The representation of love with Prince is related to the gender fluidity but even more then that, Prince’s art was almost always an exploration of love in it’s many forms. It’s looking at love in longing for someone else on I Wanna Be Your Lover, in the fear and excitement of Little Red Corvette, in the anticipation of Kiss, in the sadness and mourning of Sometimes It Snows In April or the sheer monumental outpouring of soul and emotion in Purple Rain. The Wicked + The Divine streamlines a lot of this in it’s usage of Inanna, we never get the full perspective of the character but instead, are allowed to make assumptions based on his similarities with Prince, the god he represents and to see him contrasted with his adversary Bamphonet.  There’s a fascinating idea here in the relationship between the two gods and the legacy of Prince on modern popular music. From the late seventies through the late eighties, Prince was consistently the most important musical artist on the planet. In terms of appeal, innovation and pure artistic merit, no single musical act was on his level. As an artist, Prince’s music defied genre definitions or classification while it’s message and ideology was firmly centered on this idea of love and the many shades of emotion that it brought out. It was art that celebrated intimacy and vulnerability, all of which in turn, shaped popular music around Prince’s ideology on some level. That changed in the early nineties and like with most music of the period, the shift in culture comes primarily from the phenomenon of Nirvana. Equally as iconic though with a much smaller window in their peak, Nirvana’s sound was stripped down to bear bones punk rock with a dark cynicism that steered rock & roll and pop music away from the more eclectic styling’s and affectionate worldview of Prince. This is not a value judgment of one to the other as I think both Nirvana & Prince deserve more then the praise they get and had Kurt & Prince ever hanged, I’d imagine the two would have a lot in common. What Nirvana did do was shift the direction of music away from Prince both sonically and philosophically. Enter Baphomet.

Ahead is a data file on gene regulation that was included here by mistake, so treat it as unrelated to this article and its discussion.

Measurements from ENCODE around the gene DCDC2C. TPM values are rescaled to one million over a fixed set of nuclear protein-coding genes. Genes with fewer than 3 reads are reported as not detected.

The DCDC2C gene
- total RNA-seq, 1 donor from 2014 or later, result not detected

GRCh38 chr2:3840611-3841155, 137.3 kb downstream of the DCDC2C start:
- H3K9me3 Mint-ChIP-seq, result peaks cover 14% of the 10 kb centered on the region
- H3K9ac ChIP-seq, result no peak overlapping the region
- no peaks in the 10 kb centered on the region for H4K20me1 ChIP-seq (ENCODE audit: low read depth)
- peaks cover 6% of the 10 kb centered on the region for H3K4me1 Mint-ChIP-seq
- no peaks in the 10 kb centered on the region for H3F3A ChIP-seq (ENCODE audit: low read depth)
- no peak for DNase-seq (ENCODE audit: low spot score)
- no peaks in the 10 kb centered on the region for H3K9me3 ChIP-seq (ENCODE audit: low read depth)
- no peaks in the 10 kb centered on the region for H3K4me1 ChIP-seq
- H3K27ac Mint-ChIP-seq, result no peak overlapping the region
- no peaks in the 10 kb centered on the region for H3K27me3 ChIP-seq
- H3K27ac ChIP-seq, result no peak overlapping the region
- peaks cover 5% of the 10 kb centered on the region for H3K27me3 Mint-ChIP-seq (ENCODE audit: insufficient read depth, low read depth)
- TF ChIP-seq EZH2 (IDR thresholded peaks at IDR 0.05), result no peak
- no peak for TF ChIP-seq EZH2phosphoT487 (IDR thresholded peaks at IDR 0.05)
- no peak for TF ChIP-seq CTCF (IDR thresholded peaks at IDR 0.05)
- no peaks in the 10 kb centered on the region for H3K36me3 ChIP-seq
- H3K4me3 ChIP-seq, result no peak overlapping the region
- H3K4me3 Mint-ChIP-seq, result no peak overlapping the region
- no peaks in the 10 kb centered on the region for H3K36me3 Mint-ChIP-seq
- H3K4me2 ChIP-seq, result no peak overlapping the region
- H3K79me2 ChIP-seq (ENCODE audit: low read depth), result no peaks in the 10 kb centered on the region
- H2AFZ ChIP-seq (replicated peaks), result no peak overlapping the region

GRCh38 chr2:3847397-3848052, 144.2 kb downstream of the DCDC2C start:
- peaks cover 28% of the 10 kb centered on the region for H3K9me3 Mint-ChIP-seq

“I asked her if she wanted to dance and she said all she wanted was a good man”